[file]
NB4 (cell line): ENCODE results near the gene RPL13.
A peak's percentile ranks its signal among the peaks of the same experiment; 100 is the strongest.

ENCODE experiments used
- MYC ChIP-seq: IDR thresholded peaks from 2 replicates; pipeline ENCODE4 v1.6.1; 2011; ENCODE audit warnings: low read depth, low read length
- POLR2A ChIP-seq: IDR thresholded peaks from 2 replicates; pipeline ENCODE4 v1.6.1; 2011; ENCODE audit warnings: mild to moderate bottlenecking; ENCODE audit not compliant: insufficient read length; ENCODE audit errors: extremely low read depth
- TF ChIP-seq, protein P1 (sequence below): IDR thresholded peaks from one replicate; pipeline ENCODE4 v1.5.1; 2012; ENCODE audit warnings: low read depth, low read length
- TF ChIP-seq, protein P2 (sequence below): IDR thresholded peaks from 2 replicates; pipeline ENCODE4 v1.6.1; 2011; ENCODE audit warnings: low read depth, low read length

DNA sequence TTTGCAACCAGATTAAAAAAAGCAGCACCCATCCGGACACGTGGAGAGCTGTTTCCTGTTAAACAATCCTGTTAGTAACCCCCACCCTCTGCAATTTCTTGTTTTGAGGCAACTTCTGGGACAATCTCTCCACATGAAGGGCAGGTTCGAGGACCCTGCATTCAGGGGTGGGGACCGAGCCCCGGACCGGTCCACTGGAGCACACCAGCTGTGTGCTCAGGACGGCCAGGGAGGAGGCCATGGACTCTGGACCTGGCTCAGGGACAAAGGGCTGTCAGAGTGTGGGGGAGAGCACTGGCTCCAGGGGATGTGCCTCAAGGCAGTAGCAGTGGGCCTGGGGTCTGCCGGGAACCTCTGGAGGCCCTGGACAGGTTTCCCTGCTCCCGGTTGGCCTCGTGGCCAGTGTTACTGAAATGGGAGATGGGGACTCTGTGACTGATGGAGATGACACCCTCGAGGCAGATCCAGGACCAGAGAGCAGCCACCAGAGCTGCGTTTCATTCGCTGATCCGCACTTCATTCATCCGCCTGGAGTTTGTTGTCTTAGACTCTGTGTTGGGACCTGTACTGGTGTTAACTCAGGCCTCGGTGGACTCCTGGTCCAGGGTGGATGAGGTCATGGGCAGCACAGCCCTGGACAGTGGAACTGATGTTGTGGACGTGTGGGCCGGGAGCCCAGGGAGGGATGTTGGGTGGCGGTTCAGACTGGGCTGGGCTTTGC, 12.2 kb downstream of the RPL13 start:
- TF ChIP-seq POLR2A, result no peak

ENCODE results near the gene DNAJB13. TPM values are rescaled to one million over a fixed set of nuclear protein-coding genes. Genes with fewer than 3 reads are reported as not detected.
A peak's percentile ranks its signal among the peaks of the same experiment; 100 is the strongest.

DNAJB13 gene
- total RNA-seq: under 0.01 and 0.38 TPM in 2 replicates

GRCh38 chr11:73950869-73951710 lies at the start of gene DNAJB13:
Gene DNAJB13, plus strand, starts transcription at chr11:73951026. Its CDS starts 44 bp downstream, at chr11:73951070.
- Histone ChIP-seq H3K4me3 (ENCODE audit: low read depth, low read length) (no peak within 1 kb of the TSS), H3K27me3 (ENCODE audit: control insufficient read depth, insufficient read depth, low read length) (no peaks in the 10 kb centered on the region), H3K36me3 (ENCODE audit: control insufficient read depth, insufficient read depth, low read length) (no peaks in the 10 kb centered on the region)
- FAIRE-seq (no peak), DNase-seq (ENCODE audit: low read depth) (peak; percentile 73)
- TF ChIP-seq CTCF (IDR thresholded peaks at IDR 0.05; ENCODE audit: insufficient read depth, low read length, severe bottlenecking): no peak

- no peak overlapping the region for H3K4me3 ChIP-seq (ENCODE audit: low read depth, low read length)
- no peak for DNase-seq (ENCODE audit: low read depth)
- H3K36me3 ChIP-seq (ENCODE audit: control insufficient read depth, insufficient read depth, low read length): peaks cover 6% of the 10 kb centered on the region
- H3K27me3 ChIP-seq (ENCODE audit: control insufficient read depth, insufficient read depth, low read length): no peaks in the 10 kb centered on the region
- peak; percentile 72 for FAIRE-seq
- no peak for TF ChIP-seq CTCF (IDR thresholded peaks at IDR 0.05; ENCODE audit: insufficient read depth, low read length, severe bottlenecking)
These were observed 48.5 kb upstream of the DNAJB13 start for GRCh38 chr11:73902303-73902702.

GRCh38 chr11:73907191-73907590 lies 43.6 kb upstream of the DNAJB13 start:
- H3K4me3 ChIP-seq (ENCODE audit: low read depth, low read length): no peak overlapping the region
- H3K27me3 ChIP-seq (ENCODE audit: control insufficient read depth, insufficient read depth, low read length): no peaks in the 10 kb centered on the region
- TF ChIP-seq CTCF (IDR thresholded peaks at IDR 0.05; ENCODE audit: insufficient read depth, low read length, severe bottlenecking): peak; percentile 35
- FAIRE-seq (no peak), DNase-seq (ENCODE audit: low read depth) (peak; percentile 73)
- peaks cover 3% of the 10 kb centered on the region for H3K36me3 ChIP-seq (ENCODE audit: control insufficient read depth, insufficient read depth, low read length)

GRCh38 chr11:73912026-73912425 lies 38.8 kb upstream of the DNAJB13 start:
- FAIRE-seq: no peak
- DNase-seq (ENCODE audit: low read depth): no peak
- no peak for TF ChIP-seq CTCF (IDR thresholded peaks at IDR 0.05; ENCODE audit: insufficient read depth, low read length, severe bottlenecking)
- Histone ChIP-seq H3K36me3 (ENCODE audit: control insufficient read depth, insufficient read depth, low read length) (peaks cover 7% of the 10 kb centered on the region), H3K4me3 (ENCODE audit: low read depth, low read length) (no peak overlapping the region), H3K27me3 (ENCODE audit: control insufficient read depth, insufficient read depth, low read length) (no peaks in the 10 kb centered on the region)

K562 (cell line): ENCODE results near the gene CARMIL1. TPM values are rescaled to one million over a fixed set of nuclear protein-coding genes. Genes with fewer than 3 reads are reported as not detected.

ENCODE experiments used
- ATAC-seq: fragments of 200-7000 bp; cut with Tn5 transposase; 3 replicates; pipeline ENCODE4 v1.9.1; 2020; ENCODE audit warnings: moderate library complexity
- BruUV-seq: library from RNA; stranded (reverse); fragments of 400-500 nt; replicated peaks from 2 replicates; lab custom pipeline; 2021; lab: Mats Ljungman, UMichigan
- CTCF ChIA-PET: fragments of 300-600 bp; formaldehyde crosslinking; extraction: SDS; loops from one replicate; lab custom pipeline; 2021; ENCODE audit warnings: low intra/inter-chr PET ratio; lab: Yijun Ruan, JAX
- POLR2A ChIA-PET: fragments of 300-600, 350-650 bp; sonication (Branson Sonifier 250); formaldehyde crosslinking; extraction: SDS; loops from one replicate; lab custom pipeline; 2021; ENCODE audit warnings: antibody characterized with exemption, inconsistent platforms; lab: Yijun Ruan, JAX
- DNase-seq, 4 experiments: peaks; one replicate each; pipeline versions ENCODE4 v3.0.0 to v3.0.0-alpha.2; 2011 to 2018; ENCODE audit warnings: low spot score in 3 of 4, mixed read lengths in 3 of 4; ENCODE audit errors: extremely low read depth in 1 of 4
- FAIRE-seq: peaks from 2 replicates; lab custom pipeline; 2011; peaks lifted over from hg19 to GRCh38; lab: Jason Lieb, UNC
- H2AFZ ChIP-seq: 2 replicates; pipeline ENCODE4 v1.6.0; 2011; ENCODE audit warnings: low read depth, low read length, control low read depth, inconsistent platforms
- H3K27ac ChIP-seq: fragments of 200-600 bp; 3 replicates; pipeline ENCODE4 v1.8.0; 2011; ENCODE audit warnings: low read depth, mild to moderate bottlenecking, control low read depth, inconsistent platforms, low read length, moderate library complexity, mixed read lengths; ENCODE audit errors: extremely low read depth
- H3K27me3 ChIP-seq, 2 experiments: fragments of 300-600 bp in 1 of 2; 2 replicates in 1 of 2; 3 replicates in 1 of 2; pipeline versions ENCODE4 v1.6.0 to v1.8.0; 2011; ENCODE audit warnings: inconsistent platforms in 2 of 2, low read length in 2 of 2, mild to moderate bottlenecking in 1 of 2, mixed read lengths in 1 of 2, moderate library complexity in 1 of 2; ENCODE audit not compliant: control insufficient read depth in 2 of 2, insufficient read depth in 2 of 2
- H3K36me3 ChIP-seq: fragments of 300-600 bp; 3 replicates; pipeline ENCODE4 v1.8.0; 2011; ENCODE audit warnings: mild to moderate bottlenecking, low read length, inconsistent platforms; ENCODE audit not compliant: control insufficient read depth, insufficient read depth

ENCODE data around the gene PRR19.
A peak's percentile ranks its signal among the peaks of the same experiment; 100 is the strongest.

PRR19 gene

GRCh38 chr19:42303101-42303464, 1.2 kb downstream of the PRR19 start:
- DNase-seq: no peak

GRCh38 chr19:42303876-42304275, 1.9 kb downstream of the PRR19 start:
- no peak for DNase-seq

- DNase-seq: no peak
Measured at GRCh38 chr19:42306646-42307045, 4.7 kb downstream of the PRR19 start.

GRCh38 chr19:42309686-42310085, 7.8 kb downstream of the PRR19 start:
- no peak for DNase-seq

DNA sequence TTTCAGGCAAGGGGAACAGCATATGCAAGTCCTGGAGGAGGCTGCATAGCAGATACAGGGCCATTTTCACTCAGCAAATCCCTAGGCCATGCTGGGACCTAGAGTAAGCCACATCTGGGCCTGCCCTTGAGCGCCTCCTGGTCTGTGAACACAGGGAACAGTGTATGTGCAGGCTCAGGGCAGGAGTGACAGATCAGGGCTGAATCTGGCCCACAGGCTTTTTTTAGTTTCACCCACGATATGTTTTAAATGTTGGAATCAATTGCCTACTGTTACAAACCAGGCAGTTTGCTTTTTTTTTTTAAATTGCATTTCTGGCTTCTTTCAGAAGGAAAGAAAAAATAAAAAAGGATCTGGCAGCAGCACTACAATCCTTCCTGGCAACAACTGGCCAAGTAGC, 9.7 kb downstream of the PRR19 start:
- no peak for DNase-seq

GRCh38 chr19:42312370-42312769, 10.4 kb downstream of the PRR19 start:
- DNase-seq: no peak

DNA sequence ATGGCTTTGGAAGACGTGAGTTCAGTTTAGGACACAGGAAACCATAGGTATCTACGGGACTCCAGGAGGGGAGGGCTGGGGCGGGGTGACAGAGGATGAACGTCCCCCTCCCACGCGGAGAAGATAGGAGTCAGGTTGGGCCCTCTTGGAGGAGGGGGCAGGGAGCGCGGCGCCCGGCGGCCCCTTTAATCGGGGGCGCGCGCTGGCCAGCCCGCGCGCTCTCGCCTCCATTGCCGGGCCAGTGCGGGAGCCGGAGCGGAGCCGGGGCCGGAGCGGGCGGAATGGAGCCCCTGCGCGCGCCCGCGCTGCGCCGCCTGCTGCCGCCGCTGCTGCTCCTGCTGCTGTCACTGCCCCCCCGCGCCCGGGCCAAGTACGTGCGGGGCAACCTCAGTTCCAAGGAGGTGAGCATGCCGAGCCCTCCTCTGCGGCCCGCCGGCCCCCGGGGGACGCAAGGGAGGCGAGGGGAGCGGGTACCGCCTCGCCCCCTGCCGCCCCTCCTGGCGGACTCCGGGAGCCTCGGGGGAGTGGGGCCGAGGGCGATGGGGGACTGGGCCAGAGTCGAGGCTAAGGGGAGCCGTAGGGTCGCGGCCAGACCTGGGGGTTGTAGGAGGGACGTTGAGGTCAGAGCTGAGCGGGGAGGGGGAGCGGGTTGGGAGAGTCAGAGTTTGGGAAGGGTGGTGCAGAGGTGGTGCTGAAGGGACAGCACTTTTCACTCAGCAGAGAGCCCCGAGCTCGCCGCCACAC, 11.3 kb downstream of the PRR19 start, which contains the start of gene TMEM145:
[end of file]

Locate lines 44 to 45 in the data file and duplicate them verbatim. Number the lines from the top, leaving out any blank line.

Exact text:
- FAIRE-seq: peaks from 2 replicates; lab custom pipeline; 2011; peaks lifted over from hg19 to GRCh38; lab: Jason Lieb, UNC
- H2AFZ ChIP-seq: 2 replicates; pipeline ENCODE4 v1.6.0; 2011; ENCODE audit warnings: low read depth, low read length, control low read depth, inconsistent platforms